This last point was very intriguing. I had read most of Malcolm Gladwell’s books last summer (interesting books, but should be taken with a grain of salt), and one of the things he’d mentioned in Blink (I think it was Blink) was a story about two academics doing research into the many expressions that a human’s face can show. Most specifically, the academics noticed that on the days where they were both taking turns practicing the unhappy facial expressions, they went home feeling awful. After realizing that they both were feeling this way, the conclusion appeared obvious. To some extent, your physiology can influence your psychology (and I’m sure it doesn’t require too much of a stretch of your imagination to imagine times where the reverse has been true).
General Rule #3: Be aware of the look on your face, and the attitude that your body language is projecting. It affects more than you realize.
The last thing I noticed was my favourite. With my new baseline having become the hint of a smile, my face was naturally closer to becoming a smile than it had been in the past. As a kid, my dad had gotten me a book called “How To Make Anyone Fall in Love With You”. ”It’s a good book!” he said, as I joked about it. The gift was an interesting one, as I was dating a girl at the time (no longer though, obviously), and it’s kind of a weird gift to get from your Dad. But, it was heartfelt, and he was right about the book – it was good.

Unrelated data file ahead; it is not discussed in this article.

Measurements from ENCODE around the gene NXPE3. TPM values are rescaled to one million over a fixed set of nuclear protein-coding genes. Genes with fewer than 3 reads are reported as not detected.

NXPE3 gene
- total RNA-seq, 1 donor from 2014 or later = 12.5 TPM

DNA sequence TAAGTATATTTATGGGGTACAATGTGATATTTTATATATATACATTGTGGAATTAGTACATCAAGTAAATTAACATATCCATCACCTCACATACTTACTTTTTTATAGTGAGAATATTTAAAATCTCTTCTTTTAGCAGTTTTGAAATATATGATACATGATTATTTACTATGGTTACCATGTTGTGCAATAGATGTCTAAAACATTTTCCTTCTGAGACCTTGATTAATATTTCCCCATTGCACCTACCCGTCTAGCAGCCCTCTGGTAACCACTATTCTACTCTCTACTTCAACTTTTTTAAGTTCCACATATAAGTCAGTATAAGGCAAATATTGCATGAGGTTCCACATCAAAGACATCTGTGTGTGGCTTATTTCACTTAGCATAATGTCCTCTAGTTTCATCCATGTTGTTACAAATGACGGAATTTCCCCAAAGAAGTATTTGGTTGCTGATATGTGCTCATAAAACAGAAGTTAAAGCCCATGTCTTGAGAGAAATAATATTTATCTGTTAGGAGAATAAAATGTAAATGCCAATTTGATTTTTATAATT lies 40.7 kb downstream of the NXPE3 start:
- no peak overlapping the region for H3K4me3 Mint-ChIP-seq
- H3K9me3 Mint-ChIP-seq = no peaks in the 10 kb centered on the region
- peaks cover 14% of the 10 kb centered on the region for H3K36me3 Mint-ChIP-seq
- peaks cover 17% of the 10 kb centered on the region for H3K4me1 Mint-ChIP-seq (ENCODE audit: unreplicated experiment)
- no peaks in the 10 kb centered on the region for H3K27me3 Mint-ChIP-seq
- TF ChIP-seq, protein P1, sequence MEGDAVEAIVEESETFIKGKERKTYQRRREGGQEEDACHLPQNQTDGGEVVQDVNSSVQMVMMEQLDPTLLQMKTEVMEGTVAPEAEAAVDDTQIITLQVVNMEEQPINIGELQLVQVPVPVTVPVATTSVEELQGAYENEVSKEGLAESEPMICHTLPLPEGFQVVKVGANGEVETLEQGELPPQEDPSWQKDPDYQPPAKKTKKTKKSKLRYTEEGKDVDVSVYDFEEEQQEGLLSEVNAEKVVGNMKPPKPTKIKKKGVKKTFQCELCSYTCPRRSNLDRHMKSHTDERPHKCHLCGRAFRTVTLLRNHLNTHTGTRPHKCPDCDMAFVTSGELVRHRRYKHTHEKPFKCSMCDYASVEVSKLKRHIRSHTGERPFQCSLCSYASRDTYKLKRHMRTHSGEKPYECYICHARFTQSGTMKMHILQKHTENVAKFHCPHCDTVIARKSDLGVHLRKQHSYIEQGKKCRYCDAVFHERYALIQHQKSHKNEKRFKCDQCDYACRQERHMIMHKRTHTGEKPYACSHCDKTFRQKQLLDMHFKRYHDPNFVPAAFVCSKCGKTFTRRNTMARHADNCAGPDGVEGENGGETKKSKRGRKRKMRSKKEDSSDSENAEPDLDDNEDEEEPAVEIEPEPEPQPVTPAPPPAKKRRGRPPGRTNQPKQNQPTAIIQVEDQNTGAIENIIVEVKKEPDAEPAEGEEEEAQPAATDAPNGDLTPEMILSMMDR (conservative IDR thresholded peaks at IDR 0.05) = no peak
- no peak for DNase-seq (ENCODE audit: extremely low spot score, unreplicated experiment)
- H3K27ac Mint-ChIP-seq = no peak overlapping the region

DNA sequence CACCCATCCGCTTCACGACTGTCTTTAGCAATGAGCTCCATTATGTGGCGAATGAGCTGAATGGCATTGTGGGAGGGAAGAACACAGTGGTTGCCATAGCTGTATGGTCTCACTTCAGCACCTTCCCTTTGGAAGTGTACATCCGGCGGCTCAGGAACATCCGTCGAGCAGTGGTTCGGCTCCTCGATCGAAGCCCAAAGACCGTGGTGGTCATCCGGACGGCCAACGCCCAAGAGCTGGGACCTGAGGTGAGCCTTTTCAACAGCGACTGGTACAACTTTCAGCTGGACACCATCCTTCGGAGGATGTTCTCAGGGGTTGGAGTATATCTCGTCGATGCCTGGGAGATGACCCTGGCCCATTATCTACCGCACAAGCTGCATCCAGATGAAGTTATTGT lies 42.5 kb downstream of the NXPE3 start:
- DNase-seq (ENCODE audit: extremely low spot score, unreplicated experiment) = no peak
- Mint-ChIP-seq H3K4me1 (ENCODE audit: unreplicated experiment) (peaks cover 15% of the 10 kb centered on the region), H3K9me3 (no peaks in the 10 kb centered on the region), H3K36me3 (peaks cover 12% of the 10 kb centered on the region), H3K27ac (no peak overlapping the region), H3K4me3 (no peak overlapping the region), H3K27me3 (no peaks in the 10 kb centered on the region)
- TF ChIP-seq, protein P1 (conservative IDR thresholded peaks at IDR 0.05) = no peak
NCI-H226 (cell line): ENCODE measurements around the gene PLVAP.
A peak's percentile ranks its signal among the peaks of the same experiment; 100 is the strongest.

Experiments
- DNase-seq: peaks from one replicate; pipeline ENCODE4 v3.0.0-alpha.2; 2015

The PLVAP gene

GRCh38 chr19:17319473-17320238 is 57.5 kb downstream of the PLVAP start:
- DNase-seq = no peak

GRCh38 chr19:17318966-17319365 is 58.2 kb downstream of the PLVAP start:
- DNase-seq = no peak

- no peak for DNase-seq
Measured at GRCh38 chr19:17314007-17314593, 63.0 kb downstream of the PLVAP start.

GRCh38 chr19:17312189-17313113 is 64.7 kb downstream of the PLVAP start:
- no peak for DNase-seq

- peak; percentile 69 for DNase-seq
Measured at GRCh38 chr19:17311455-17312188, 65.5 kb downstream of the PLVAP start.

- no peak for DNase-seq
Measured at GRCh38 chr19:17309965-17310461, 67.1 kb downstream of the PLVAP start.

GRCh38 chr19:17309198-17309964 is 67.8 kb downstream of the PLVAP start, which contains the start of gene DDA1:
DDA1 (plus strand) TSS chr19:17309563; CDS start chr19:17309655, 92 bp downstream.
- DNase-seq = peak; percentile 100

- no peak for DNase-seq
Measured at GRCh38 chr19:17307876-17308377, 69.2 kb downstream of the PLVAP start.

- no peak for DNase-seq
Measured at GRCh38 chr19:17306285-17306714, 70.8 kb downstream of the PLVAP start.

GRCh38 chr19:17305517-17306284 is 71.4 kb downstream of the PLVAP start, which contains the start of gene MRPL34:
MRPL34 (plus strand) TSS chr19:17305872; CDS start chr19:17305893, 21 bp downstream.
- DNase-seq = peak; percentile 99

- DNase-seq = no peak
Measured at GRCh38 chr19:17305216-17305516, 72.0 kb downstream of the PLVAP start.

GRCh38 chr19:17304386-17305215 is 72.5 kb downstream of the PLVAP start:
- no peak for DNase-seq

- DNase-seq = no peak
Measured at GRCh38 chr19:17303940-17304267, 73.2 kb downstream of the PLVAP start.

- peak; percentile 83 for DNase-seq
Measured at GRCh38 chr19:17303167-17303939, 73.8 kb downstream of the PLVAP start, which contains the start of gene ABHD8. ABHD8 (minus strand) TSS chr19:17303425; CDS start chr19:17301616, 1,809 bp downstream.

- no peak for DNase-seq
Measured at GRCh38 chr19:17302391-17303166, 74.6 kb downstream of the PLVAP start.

The author spent a good deal talking about the power of eye-contact and smiling at strangers, and how simply knowing someone else is interested in you increases your own likelihood of finding them attractive. Think back to the recent past. You can probably remember times where you found out someone thought you were attractive and your own feelings were elevated for them as a result.
Walking around as a young, hormone-packed man, I couldn’t figure out how to smile at someone without it seeming like a huge leap. I have a fairly animated face, and a pretty big open-mouthed smile (I’ve been described in the past as “Hey, you’ve got a lot of teeth”) – it’s a big leap to go from plain-faced to maximum smile.